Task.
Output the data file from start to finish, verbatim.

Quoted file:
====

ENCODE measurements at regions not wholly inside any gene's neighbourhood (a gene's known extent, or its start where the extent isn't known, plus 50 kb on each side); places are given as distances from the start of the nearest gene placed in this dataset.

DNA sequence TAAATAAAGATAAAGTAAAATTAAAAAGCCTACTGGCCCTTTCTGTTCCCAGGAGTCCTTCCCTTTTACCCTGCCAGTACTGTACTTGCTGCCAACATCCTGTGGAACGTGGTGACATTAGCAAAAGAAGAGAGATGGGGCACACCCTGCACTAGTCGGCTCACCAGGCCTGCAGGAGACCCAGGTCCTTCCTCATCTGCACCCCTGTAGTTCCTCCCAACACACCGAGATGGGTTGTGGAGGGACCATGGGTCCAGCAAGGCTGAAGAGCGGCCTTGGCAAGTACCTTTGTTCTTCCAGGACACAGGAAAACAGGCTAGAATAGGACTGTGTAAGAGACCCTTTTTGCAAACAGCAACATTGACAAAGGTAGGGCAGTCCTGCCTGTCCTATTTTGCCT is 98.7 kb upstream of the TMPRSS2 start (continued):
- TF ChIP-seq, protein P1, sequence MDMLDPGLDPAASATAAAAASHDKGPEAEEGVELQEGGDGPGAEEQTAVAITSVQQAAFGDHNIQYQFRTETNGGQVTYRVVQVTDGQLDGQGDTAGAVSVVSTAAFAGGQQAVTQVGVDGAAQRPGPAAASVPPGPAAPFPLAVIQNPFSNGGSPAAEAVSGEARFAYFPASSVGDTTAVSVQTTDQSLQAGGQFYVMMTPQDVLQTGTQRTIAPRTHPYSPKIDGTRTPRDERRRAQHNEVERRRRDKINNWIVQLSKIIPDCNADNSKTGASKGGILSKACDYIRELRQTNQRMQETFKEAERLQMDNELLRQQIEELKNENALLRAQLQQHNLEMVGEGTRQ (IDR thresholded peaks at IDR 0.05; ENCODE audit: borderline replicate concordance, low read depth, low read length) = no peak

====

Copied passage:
ENCODE measurements at regions not wholly inside any gene's neighbourhood (a gene's known extent, or its start where the extent isn't known, plus 50 kb on each side); places are given as distances from the start of the nearest gene placed in this dataset.

DNA sequence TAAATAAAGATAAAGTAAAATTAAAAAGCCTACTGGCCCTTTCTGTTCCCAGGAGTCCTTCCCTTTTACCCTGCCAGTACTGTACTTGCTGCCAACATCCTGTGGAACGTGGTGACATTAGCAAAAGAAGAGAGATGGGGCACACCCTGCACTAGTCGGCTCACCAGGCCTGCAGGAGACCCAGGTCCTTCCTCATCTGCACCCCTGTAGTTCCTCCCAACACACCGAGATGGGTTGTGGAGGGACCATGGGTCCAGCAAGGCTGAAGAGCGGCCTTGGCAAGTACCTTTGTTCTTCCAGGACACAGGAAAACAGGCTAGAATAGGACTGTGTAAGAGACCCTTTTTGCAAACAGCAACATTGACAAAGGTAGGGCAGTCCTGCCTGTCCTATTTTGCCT is 98.7 kb upstream of the TMPRSS2 start (continued):
- TF ChIP-seq, protein P1, sequence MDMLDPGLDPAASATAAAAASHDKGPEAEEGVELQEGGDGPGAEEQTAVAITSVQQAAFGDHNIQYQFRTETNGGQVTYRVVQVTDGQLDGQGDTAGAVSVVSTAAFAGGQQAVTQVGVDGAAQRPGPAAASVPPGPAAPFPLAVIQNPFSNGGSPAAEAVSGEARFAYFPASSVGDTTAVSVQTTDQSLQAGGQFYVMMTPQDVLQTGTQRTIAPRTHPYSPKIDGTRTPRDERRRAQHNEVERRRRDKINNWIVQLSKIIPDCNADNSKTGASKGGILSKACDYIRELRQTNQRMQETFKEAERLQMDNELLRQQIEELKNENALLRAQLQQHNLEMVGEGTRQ (IDR thresholded peaks at IDR 0.05; ENCODE audit: borderline replicate concordance, low read depth, low read length) = no peak